A reader of The Star.
Be careful, you are what you read - specifically, your newspaper of choice. Who are you if you read the New York Times, the New York Post, the Daily News, or any of the other metropolitan newspapers across the United States (or anywhere) that still survive? How about the National Enquirer, or the World Weekly News ("The World's Only Reliable News!" if you follow the latest on Nessie, Big Foot, or the three-legged pygmy accountant by day werewolf by night)?
A reader of The Daily News.
Acclaimed illustrator Kyd, pseudonym of Joseph Clayton Clarke, dipped his brush in droll wit and skewered the average reader of London's most popular newspapers of the late 19th - early 20th century in a singular suite of original watercolors, Some Typical Newspaper Readers, executed c. 1900.
'Tis a sad fact indeed that while there were once many newspapers competing for readers of all classes and tastes - Clarke lampooned twelve published in London alone - many cities now have only one. How can you judge yourself against a single paper?
A reader of The Era.
Joseph Clayton Clark (1856-1937) worked as a freelance artist with a particular affection for Dickens, his Dickens illustrations first appearing in 1887 in Fleet Street Magazine, with two collections soon to follow: The Characters of Charles Dickens (1889) and Some Well Known Characters from the Works of Charles Dickens (1892).
A reader of The Sporting Times.
In the first decade of the twentieth century, five sets of postcards based on his Dickens drawings were published, and seven sets of non-Dickensian comic cards by him were issued. Beginning in the 1920s, he earned his living from watercolor sketches, mainly of Dickens' characters, which he sold to and through the London book trade. Frederic G. Kitton gives him early notice in his classic text, Dickens and His Illustrators (1890); Kyd's watercolors were at that date already being avidly bought by major Dickens collectors (Kitton, p. 233), the Cosens sale in 1890 successfully selling a collection of 241 of Kyd's Dickens watercolors, and Mr. Tom Wilson, at the time the foremost collector of Dickens, possessing 331 of Kyd's drawings.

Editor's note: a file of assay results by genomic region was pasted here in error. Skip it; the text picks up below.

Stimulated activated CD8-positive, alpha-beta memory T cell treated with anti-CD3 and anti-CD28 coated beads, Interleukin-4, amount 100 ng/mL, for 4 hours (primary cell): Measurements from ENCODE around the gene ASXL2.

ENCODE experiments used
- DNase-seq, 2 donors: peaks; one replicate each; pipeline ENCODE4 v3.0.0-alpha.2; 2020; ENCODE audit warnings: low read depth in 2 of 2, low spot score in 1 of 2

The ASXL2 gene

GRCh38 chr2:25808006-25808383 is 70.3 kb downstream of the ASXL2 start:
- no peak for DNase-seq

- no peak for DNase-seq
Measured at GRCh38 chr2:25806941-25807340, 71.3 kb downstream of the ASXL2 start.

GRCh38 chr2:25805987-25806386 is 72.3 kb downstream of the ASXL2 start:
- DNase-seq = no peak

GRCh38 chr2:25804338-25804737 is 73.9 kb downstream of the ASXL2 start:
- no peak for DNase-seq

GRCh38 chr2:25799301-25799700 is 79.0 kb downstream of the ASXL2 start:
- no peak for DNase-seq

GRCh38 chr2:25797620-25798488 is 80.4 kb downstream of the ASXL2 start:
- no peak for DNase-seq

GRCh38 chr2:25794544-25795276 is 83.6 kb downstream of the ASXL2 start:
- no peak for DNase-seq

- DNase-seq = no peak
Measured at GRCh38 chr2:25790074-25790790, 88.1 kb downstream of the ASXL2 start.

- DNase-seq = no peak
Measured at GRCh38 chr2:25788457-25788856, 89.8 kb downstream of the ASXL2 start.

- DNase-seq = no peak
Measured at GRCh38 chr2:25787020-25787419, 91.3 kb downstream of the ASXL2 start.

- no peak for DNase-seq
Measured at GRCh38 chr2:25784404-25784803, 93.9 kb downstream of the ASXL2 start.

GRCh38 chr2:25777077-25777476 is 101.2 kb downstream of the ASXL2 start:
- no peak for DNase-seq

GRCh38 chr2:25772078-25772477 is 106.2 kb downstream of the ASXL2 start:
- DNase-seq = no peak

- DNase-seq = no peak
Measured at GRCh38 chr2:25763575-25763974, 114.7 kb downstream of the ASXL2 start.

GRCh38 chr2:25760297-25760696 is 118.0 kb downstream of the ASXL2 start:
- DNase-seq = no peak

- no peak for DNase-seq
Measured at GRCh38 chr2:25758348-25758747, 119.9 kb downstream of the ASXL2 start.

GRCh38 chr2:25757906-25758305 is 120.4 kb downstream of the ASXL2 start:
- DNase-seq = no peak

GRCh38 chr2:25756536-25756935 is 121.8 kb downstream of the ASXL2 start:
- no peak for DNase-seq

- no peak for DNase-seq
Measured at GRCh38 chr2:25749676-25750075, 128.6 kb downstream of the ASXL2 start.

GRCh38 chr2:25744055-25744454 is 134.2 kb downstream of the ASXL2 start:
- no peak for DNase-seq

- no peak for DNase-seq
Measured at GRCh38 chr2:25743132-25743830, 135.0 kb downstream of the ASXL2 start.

A reader of The Times.
"As a character 'Kyd' emulated those of Dickens and his own illustrations - slightly larger than life. In his style and dress he was mildly flamboyant for the period…He seldom varied his attire from a grey suit, spats, homburg hat, gloves and was never without a carnation or substitute flower in his button hole" (Sawyer, Richard. "Kyd" (Joseph Clayton Clark): A Preliminary Study of his Life and Work Together with an Essay on Fore-Edge Paintings, 1980. p. 7).
A reader of The Referee.
"The vast majority of 'Kyd's' works which are offered for sale today are single-character studies…Far more rare are character studies with backgrounds" (Sawyer), as here. Rarer still are non-Dickens or playing card themed work. Thus, this is an exceedingly scarce suite of watercolors not noted by Sawyer, and quite likely unique. It's closest relatives appear to have been two of Kyd's post card series: The Book and Its Reader, a set of six cards humorously depicting the artist's idea of types of readers of contemporary popular novels (oh, to see that!), and London Types.
A reader of The Daily Mail.
With so much news content now delivered through the Internet we may never know the personal character of Web-based newspaper readers. With annoying banner, sidebar, pop-up, open-collapse, etc. ads, it may be that those of us who've come to depend upon Web-based news services are or may soon become like Kyd's impression of the Daily Mail's average reader. But, take heart, there is no shame in being crazy for print.
KYD (pseudonym of Joseph Clayton Clarke). Some Typical Newspaper Readers. A Series of 12 original Humourous Sketches drawn in colours by "Kyd" (Clayton Clark). [London, c. 1900]. Ten (of twelve) original watercolors each titled and signed by the artist, and with full backgrounds. Loose in original portfolio illustrated and titled in black ink by the artist on the front cover.
Booktryst invites readers to suggest current newspapers that might best be read in a padded cell, as Kyd has caricatured the above reader of The Daily Mail.
Images courtesy of David Brass.